Humiliation is one of the most powerfully negative human experiences, and sadly, there are caretakers who will use it to either control or lash out at children. Humiliating a child causes a profound sense of shame and embarrassment, and as anyone who recalls a humiliating experience knows all too well, the social injury can last a long time. In terms of verbal/emotional abuse, humiliation can take several forms:
Criticizing a child in front of peers
When a child invites her friends over for a get-together, her mother takes this opportunity to criticize a child in front of her friends: talking about her weight, how much she eats, disclosing some other embarrassing household tidbit, etc. Or perhaps a father at a sports game chastises his son about how much he “plays like a sissy” in front of his teammates. Such personal attacks in front of peers humiliate a child.
Publicized discipline / scolding
Another common form of humiliation is in the display of unnecessary public scolding. For example, I was at a Wing Stop restaurant waiting on an order, when I witnessed a little girl, perhaps 4-years-old, patiently trying to get her mother’s attention. Mom carried on talking to her friend, not even acknowledging the existence of her daughter. The little girl waited about two minutes, periodically throwing in the “hey mom…” When it became obvious that mom was ignoring her, she started tugging her arm. Out of nowhere, the mom, snarling at her daughter in a loud and unpleasant voice, looked down and said, “Can’t you see I’m talking to grown-ups you little brat!” Everyone in the restaurant turned around, and the child shrunk back in shame, tears welling up in her eyes. You could see both the hurt and anger on her face. Her mother was not only neglecting her emotional needs by refusing to acknowledge the child’s existance or see what she wanted, but she then used humiliation to put her in her place. Of course, it’s this mother who should really be ashamed, though I think her daughter was the only one who absorbed the message. A simple “just a minute, darling” in a calm, rational voice would have acknowledged the child and avoided the need for such humiliating discipline.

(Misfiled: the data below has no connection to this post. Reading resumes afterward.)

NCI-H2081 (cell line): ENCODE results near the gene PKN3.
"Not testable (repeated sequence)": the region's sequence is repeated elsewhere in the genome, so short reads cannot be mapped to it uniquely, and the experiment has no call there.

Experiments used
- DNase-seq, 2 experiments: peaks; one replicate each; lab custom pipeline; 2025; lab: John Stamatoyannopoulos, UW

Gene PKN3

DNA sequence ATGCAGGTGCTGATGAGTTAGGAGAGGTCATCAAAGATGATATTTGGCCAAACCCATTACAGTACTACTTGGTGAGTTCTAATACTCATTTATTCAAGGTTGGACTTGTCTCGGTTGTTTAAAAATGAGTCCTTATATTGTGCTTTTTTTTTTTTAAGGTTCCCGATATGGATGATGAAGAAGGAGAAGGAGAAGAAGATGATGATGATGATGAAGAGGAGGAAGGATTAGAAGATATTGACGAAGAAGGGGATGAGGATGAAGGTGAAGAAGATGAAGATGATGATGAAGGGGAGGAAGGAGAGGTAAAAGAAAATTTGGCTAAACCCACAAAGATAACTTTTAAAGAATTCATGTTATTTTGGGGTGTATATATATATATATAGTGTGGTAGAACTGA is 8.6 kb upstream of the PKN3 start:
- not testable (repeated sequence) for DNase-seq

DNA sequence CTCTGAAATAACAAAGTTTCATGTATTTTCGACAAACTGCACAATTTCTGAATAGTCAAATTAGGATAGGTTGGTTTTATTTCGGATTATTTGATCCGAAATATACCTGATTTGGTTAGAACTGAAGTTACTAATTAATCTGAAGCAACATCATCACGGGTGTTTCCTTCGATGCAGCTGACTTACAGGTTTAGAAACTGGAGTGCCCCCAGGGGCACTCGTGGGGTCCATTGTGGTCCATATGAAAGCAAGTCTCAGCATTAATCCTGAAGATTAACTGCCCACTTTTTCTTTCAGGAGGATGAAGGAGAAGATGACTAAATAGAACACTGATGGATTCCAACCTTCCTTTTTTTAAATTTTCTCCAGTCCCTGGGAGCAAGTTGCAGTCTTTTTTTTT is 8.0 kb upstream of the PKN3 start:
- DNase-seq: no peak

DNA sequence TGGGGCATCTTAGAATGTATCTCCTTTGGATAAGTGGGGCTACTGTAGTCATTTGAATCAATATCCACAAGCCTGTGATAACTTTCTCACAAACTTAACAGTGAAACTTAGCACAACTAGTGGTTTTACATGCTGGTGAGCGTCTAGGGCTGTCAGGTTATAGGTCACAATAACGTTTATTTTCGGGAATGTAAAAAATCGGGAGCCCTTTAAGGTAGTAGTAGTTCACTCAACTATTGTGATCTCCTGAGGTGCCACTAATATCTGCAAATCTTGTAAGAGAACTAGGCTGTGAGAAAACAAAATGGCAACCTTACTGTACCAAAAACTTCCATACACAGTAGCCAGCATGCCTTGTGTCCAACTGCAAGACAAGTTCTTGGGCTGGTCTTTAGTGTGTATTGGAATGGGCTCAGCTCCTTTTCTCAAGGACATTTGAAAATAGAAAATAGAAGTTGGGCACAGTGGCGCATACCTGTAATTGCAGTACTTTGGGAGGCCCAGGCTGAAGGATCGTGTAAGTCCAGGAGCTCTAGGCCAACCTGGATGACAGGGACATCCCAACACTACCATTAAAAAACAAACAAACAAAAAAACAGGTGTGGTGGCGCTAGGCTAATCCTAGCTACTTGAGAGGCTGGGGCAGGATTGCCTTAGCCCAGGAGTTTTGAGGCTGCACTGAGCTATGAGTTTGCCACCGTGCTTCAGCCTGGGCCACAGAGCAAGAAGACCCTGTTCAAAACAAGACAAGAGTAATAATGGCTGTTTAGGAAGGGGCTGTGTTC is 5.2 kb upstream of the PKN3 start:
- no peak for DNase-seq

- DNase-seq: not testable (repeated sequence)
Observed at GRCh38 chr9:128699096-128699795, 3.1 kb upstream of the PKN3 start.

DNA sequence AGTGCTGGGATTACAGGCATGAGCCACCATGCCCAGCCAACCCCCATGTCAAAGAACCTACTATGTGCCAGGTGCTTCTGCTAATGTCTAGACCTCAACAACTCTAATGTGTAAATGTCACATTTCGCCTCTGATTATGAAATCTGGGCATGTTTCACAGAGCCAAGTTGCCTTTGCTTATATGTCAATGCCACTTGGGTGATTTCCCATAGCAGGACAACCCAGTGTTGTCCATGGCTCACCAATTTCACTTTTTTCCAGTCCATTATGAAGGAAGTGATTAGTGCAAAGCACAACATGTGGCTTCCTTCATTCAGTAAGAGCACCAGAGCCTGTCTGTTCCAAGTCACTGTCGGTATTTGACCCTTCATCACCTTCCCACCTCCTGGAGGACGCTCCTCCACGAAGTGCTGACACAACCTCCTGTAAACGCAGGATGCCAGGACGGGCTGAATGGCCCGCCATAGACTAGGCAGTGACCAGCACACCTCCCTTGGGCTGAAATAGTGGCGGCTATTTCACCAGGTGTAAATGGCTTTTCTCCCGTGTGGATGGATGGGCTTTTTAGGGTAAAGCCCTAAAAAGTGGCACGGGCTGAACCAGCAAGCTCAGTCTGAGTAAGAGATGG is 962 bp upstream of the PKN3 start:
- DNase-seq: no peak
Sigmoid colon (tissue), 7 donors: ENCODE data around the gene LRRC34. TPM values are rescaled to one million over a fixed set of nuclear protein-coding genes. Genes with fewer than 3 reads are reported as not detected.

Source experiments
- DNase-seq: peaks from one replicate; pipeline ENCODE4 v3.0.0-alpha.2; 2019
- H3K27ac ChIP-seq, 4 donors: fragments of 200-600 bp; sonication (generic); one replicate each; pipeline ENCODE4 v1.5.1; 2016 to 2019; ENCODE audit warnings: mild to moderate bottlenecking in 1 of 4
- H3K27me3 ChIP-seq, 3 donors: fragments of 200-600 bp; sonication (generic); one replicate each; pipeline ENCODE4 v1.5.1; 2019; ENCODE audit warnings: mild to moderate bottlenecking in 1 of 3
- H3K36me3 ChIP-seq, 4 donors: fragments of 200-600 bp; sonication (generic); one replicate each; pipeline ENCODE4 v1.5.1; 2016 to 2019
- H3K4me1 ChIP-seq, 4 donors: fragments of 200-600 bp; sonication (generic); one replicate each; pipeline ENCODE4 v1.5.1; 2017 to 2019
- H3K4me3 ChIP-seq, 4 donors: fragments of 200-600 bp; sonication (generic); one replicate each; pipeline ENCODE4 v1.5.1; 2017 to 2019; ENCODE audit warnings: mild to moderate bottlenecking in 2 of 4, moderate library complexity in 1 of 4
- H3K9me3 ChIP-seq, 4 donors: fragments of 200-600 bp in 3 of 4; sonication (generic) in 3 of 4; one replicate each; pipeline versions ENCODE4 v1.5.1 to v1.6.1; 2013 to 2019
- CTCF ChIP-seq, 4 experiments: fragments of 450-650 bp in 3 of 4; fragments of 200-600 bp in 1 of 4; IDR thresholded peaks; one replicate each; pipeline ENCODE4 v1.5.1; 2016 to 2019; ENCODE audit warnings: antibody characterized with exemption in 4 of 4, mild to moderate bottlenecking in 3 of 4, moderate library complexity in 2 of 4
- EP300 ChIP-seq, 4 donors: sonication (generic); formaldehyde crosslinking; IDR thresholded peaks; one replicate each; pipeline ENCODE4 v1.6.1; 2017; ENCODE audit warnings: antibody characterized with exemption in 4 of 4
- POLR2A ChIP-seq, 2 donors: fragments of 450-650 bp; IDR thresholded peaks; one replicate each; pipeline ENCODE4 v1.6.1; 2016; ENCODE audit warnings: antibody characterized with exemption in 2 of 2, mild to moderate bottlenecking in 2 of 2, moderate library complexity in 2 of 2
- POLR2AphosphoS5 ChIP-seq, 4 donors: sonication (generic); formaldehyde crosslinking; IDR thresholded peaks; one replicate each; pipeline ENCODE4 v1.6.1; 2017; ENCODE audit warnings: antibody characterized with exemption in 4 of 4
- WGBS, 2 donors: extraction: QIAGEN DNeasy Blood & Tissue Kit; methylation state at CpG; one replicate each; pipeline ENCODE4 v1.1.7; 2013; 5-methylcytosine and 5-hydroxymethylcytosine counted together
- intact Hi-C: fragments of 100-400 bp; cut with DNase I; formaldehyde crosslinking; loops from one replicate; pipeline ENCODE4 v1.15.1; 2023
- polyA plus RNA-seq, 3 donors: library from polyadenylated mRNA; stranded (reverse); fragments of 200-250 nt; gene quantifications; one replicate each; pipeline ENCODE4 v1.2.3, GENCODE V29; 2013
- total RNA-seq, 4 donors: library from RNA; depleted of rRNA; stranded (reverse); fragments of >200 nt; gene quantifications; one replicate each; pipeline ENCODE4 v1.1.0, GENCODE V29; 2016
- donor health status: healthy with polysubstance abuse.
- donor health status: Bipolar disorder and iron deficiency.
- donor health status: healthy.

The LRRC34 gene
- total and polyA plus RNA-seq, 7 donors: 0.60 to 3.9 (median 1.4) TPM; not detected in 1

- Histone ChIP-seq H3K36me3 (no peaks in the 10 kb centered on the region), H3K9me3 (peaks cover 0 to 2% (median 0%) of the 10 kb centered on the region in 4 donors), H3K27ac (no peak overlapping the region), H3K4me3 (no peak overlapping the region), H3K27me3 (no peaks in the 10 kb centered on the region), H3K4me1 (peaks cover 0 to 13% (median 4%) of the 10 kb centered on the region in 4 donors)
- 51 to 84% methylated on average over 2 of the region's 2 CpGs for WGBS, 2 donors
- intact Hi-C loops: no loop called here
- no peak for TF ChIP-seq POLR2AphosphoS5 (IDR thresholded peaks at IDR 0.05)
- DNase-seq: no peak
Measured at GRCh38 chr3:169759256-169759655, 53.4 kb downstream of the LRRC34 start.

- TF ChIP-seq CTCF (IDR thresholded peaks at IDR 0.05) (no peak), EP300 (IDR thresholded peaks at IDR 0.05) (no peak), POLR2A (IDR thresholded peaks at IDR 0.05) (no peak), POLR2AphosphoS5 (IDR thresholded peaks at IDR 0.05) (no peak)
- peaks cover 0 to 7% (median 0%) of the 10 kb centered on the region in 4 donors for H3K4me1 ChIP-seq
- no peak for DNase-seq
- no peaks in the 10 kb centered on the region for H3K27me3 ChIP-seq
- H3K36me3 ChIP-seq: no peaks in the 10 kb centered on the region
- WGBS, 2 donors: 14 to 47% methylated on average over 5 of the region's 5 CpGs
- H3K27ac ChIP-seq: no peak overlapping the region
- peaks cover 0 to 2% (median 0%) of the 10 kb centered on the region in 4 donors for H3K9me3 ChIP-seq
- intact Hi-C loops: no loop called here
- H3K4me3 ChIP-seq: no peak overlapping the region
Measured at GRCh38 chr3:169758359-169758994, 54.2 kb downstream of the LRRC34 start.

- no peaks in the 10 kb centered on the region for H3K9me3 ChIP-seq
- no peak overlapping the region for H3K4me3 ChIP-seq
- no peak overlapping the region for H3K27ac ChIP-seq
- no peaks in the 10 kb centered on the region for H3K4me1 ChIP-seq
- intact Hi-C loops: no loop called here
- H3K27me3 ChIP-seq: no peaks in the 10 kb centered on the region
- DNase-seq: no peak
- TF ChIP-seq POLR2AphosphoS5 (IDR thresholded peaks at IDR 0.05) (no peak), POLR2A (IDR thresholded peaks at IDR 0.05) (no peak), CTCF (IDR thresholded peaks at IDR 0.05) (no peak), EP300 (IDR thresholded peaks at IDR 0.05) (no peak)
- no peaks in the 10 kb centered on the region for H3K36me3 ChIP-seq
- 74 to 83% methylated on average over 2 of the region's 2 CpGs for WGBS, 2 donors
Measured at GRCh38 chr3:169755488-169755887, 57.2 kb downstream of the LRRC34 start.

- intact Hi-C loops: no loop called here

Of course, as all parents know, sometimes children give you no choice but to discipline them in public. But there is a big difference between such cases and the over-the-top reactions such as the one just described, in which parents seem to almost be making a point of humiliating a child in public.
Sometimes a child’s caretakers can act like children themselves, and will end up mocking or mimicking a child in a disparaging way. Such actions serve no other purpose but to humiliate and shame, and will evoke both hurt and anger in the child being mocked. They also show a great deal of immaturity on the part of the adult.
Laughing at the child
Laughter can be a wonderful display of positive emotions, but it can also be a powerful weapon when directed against a person. Laughing at a child is a form of humiliation, and this type of humiliation can be extremely potent. People who experience laughter as a means to shame sometimes develop gelotophobia, or fear/discomfort of laughter. “If someone has always experienced laughter as a weapon, not as something you share, then all laughter will sound like negatively motivated laughter,” says psychologist Willibald Ruch. (Gaidos, 2009)
Humiliation disguised as jokes
Another form of humiliation comes when someone makes a hurtful comment about a child disguised as a joke, or when “just playing around.” For example, a parent makes a hurtful comment about a child’s weight or appearance in front of their friends, saying that they are only joking and then brushing it off with recriminations of “you shouldn’t be so sensitive.” Much like a dog doesn’t consider it a joke when a human holds out food and then snatches it away when he grabs for it, ‘jokes’ that are hurtful to a child aren’t really jokes, they’re just hurtful statements.